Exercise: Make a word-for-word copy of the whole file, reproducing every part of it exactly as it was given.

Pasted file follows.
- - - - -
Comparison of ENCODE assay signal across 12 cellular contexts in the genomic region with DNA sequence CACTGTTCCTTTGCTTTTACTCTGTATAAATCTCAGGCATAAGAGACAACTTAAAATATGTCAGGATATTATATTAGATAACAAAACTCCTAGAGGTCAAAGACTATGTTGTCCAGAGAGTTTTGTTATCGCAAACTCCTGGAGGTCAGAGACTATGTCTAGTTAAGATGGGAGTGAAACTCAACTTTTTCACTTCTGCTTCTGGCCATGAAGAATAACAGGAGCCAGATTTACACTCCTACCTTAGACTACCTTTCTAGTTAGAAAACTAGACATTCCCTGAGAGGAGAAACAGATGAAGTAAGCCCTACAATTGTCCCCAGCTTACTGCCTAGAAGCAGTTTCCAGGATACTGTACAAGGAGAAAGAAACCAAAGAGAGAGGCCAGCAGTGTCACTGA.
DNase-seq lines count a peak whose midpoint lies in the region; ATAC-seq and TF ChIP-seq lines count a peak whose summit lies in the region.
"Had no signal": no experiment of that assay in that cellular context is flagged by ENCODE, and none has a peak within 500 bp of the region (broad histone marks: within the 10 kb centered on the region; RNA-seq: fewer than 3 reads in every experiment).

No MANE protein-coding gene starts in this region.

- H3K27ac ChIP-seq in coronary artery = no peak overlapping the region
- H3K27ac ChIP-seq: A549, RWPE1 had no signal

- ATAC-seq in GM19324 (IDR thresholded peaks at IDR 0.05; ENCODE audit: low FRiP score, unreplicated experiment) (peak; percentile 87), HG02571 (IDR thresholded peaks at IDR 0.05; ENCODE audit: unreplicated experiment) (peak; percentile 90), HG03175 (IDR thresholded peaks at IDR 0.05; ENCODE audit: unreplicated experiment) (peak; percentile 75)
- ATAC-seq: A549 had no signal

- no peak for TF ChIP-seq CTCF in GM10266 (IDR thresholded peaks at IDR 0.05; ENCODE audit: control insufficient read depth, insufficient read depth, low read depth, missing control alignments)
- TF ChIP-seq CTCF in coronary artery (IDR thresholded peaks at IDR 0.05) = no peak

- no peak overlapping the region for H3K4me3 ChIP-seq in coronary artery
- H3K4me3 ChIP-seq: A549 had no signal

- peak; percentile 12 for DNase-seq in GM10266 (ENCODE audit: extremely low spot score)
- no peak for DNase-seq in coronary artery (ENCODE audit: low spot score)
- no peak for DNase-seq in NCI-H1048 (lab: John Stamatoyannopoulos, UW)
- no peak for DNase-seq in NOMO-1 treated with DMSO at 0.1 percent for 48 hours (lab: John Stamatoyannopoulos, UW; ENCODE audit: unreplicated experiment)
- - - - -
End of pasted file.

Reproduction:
Comparison of ENCODE assay signal across 12 cellular contexts in the genomic region with DNA sequence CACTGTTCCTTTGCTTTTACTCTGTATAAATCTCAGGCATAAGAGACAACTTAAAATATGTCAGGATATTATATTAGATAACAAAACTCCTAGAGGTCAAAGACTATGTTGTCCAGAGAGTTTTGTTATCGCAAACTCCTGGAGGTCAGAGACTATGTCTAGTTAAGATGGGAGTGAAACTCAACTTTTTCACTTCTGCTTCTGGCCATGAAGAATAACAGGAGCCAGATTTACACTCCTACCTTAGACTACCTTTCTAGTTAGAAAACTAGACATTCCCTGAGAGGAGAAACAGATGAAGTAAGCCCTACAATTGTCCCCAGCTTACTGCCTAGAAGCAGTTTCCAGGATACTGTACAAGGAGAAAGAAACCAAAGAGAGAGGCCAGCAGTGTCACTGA.
DNase-seq lines count a peak whose midpoint lies in the region; ATAC-seq and TF ChIP-seq lines count a peak whose summit lies in the region.
"Had no signal": no experiment of that assay in that cellular context is flagged by ENCODE, and none has a peak within 500 bp of the region (broad histone marks: within the 10 kb centered on the region; RNA-seq: fewer than 3 reads in every experiment).

No MANE protein-coding gene starts in this region.

- H3K27ac ChIP-seq in coronary artery = no peak overlapping the region
- H3K27ac ChIP-seq: A549, RWPE1 had no signal

- ATAC-seq in GM19324 (IDR thresholded peaks at IDR 0.05; ENCODE audit: low FRiP score, unreplicated experiment) (peak; percentile 87), HG02571 (IDR thresholded peaks at IDR 0.05; ENCODE audit: unreplicated experiment) (peak; percentile 90), HG03175 (IDR thresholded peaks at IDR 0.05; ENCODE audit: unreplicated experiment) (peak; percentile 75)
- ATAC-seq: A549 had no signal

- no peak for TF ChIP-seq CTCF in GM10266 (IDR thresholded peaks at IDR 0.05; ENCODE audit: control insufficient read depth, insufficient read depth, low read depth, missing control alignments)
- TF ChIP-seq CTCF in coronary artery (IDR thresholded peaks at IDR 0.05) = no peak

- no peak overlapping the region for H3K4me3 ChIP-seq in coronary artery
- H3K4me3 ChIP-seq: A549 had no signal

- peak; percentile 12 for DNase-seq in GM10266 (ENCODE audit: extremely low spot score)
- no peak for DNase-seq in coronary artery (ENCODE audit: low spot score)
- no peak for DNase-seq in NCI-H1048 (lab: John Stamatoyannopoulos, UW)
- no peak for DNase-seq in NOMO-1 treated with DMSO at 0.1 percent for 48 hours (lab: John Stamatoyannopoulos, UW; ENCODE audit: unreplicated experiment)